I want to encourage you to be interested in your movements, not your muscles, and in the way you can act as an integrated person, not with bits of structure in isolation. So, when I focus on a particular region of the body, or a particular joint or muscle, my intention is to give you some reference points for your experience, physical details which give some body to your explorations of your behaviour. Here I want to focus on the region at the top of your spine. You could stand in front of a mirror and place your two index fingers, one each side, on the small rounded lump of bone behind each earlobe. There are called the mastoid processes. If you hold your fingers out horizontally then the line between your fingers (roughly) passes through the joint between the top of the uppermost vertebrae and the underside of your skull, the atlanto-occipital joint. This joint is probably higher than you thought it was: your neck continues up higher, almost to the level of your cheek bones.
If you look from the side at someone else indicating the level of this joint, you will notice that there is more of their head in front of this axis of rotation than there is behind. Because of this, the tendency of the head , simply thought of as a weight, will be to roll forward. The muscles at the back of the neck which support the head become of particular interest. If you run your hand round the side and back of your neck you will be feeling big, powerful muscles which run between the head and the shoulders and chest. Underneath these are deeper, shorter muscles which connect the head to the top two vertebrae of the spine. These deeper ones are strong and incredibly sensitive muscles – sensitive to stretch – and they are involved in all the precise subconscious and conscious movements of the head, coordinating with our eye movements and with what we are doing with our feet. We keep ourselves balanced and responsive thanks to the freedom of these joints and the sensitivity of these muscles. Picture the beautifully sensitive bearings in which a telescope is mounted, allowing it to be tilted in any direction and to track accurately. These deep muscles of the back, connecting the head to the top of the spine, themselves connect to the whole multilayered web of muscles and ligaments which go right down the back, along the spine, the structure which allows us to be flexibly upright. Now, I don’t think it’s possible or desirable to try to ‘feel’, in any sense, or isolate the action of these muscles at the top of the spine.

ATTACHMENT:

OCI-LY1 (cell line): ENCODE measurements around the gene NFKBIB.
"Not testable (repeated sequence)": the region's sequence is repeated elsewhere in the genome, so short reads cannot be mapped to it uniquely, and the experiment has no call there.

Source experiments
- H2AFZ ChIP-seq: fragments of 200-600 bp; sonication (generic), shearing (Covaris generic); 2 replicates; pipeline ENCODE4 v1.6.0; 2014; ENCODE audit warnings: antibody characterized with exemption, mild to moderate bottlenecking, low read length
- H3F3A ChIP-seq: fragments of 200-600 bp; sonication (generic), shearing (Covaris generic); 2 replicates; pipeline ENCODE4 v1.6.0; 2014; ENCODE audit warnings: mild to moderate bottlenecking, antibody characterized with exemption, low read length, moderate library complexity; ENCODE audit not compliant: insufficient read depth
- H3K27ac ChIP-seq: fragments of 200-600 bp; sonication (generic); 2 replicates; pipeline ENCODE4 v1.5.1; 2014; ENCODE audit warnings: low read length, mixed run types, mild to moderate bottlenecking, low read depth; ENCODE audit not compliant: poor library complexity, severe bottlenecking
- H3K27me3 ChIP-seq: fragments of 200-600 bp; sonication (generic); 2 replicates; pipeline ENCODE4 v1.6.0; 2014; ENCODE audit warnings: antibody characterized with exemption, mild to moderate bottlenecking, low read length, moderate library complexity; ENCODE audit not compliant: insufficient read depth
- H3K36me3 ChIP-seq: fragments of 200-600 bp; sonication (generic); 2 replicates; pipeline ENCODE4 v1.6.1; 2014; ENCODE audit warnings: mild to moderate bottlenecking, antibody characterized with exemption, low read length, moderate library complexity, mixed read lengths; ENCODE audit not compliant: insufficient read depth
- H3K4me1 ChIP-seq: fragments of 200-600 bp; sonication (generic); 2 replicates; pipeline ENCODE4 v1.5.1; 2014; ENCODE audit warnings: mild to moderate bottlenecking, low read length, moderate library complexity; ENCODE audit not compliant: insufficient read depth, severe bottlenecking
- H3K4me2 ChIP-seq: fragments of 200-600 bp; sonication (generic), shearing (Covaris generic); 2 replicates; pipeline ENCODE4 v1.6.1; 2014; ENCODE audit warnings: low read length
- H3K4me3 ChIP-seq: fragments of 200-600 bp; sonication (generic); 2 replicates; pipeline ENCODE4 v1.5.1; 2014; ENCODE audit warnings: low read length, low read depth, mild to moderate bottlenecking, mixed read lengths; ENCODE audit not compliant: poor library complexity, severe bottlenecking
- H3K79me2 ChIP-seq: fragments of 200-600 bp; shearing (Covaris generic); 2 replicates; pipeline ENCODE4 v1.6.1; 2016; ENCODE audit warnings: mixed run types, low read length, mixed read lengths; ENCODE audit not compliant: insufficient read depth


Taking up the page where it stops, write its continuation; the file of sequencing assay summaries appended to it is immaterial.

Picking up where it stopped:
What I would suggest you do is just try very small ‘yes’ and ‘no’ gestures of the head nodding, and experiment with making the movement as free and simple and as high up as possible. You can then explore following something such as a line in a pattern on a carpet or curtain, or a bird or aeroplane high in the sky and so not moving quickly across your visual field, or a beetle on the ground. Explore the combination of freedom and precision in the movement of the head while the rest of you stays still.